Aurora is one of the seven wonders of the natural world and aurora is a beautiful glow of light that is seen sometimes in the night sky in the direction of the North or South poles. The ones we see in the Northern Hemisphere are sometimes also called the northern lights. The Aurora can been seen from late August until late April.
Aurorae are caused by very fast, charged particles—mostly electrons—that came from the Sun. Because of the earth’s magnetic field, these are partially deflected so that they come into our atmosphere toward the North and South poles. When nitrogen molecules of our air are hit by those fast particles, they become very excited molecules.
They become ordinary molecules again by giving off energy as light. That gives the faint wavering glow we call an aurora.
Auroras seen near the magnetic pole may be high overhead, but from farther away, they illuminate the northern horizon as a greenish glow or sometimes a faint red, as if the Sun were rising from an unusual direction. Discrete aurorae often display magnetic field lines or curtain-like structures, and can change within seconds or glow unchanging for hours, most often in fluorescent green. The aurora borealis most often occurs near the equinoctes.
The northern lights have had a number of names throughout history. The Cree call this phenomenon the “Dance of the Spirits”.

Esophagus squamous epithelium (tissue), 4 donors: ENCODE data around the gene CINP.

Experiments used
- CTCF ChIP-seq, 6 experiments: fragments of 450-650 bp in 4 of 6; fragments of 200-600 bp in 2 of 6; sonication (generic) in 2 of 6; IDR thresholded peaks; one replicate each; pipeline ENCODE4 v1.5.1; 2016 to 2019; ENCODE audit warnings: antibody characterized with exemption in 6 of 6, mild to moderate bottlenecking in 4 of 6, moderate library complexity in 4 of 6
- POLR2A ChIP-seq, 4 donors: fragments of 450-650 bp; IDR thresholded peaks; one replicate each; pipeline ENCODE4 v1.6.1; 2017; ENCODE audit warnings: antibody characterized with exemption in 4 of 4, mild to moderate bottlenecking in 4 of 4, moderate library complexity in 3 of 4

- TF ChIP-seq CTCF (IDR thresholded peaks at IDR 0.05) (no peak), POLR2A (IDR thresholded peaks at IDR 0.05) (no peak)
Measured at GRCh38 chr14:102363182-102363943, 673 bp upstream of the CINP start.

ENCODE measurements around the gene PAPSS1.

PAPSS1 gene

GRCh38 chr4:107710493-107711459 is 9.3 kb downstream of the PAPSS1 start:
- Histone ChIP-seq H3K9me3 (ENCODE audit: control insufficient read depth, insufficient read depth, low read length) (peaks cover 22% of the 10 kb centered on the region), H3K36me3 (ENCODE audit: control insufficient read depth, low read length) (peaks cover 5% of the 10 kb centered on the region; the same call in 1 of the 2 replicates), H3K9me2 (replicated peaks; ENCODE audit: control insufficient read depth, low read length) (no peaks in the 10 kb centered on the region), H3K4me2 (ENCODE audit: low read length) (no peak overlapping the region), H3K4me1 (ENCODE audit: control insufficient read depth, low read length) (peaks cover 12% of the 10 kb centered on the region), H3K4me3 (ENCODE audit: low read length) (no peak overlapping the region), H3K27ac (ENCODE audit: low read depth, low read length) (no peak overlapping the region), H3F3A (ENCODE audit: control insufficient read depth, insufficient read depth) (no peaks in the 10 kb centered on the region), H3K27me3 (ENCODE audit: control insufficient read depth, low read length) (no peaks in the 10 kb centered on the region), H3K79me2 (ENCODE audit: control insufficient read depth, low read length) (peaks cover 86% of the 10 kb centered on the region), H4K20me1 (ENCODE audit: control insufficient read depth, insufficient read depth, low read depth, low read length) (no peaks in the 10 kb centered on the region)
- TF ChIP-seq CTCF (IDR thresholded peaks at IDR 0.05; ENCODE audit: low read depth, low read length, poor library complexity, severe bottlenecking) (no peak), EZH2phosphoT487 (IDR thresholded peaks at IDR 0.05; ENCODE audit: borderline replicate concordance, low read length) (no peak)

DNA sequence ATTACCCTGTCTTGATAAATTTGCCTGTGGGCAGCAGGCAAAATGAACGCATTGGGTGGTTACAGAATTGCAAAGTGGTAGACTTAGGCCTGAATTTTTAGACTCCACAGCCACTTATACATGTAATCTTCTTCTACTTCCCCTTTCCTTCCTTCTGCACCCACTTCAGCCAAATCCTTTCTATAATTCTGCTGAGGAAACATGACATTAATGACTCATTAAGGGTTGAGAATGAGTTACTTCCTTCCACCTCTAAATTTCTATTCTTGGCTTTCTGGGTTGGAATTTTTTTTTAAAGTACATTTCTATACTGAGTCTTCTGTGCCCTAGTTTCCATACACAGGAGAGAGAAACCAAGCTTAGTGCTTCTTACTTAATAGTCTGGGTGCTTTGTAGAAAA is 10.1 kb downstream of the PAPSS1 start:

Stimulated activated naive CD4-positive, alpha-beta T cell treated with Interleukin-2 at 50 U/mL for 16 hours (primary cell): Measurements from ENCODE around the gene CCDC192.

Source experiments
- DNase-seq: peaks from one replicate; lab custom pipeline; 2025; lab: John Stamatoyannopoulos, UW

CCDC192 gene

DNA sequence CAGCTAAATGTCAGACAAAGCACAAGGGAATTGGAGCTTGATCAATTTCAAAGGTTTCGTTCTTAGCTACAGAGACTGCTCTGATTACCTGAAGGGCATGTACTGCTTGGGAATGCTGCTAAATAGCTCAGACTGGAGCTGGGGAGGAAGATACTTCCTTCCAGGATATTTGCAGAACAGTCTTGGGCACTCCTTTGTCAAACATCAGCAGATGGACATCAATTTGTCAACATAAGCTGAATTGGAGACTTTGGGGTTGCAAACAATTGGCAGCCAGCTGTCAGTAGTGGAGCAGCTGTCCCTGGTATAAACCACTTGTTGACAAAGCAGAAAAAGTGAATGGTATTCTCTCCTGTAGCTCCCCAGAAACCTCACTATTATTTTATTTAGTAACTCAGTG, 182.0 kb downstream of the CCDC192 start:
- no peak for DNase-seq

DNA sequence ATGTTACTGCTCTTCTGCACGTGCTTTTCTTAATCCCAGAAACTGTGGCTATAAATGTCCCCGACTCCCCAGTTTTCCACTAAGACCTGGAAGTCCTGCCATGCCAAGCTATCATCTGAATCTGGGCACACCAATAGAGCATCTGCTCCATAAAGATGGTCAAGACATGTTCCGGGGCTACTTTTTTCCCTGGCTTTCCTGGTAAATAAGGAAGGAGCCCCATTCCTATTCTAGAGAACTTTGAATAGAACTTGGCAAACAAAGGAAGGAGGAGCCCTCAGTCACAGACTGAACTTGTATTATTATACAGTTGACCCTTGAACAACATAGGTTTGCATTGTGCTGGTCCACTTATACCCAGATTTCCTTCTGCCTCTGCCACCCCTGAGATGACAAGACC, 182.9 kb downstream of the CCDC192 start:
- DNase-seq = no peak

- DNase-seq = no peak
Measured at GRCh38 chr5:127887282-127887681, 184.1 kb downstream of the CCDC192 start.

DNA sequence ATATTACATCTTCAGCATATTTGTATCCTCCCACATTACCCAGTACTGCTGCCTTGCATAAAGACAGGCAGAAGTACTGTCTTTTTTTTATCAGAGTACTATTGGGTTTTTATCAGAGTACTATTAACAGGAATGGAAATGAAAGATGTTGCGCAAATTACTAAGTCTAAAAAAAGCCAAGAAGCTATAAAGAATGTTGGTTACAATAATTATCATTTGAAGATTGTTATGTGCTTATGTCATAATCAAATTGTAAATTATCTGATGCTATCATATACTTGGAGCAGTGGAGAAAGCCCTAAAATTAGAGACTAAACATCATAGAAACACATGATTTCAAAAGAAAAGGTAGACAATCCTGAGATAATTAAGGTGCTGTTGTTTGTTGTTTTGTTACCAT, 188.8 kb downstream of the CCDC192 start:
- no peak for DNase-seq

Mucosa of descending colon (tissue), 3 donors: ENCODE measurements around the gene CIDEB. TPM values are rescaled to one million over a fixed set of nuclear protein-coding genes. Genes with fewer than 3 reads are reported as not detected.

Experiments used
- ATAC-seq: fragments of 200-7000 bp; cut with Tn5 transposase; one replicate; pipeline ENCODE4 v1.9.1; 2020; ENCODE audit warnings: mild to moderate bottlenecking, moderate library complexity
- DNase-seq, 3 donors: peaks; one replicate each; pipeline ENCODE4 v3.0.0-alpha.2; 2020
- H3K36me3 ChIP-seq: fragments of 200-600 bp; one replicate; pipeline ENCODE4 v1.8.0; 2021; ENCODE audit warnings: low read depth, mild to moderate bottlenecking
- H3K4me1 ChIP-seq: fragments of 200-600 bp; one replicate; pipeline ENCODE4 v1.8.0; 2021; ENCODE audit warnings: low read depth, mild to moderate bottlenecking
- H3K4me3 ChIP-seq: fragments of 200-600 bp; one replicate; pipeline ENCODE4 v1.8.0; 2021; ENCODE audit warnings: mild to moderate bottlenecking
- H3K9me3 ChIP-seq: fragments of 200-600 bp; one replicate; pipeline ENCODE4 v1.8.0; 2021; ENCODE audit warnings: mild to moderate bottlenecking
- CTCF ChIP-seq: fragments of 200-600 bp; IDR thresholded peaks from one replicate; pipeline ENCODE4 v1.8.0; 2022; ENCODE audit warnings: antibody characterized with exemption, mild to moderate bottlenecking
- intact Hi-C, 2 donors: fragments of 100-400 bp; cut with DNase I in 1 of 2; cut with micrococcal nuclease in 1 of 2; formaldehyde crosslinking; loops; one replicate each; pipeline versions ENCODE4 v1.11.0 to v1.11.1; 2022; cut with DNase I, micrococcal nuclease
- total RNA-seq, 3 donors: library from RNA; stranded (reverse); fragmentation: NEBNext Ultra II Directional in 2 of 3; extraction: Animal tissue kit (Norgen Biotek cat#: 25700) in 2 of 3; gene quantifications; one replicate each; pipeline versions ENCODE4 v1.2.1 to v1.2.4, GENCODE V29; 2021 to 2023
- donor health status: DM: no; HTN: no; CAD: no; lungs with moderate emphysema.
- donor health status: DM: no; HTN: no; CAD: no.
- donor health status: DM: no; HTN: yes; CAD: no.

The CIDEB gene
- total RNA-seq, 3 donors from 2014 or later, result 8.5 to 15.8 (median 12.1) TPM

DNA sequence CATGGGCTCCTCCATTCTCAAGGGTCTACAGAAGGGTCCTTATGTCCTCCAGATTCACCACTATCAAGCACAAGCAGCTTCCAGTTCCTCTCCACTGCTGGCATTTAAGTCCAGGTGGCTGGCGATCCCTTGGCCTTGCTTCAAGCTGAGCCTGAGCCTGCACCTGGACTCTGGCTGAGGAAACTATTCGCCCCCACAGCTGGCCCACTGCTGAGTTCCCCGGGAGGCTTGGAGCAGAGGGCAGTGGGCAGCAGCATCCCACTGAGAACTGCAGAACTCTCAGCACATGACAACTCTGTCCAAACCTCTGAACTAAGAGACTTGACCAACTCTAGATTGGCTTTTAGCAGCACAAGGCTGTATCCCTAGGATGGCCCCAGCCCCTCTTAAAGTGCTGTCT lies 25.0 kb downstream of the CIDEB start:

The Aurora Borealis forms when charged protons and electrons emitted from the sun as a solar wind are drawn in towards us by Earth’s magnetic field and collide with atoms and molecules in our atmosphere. These collisions result in countless little bursts of light that make up the aurora. Collisions with oxygen produce red and green auroras, while nitrogen produces pink and purple colors. The magnetic field is more concentrated around the Poles, hence this reaction encircles the polar regions of the earth and occurs at an altitude of 40-400 miles (65-650 km) in a zone called the Auroral Oval.
The Best way to see the Aurora Borealis is by seeking the Northern Lights. Although there is an aurora borealis that occurs in both the northern and southern hemispheres, the southern hemisphere locations are much more challenging.
The Northern Lights (Aurora Borealis) is one of natures unmissable masterpieces. Imagine standing on the shores of a remote Greenland fjord. It’s a cold, clear and dark night and frost crackles underfoot. A sheen of new ice covers the water, and icebergs drift silently by on the tide. The sky is pierced by a million stars and the moon begins to creep up from behind a range of wild peaks.
The aurora borealis, or northern lights, can be experienced or seen at different times throughout the year, however the greatest chances occur during the months of March, April, September and October. For the common visitor these months typically represent times of the year that are too cold. A late summer visit to Alaska or northern Canada also presents a fair chance of experiencing the northern lights. The norther lights may also be experienced in northern europe, with Norway being one of the more frequently pursued destinations for those specifically seeking the northern lights.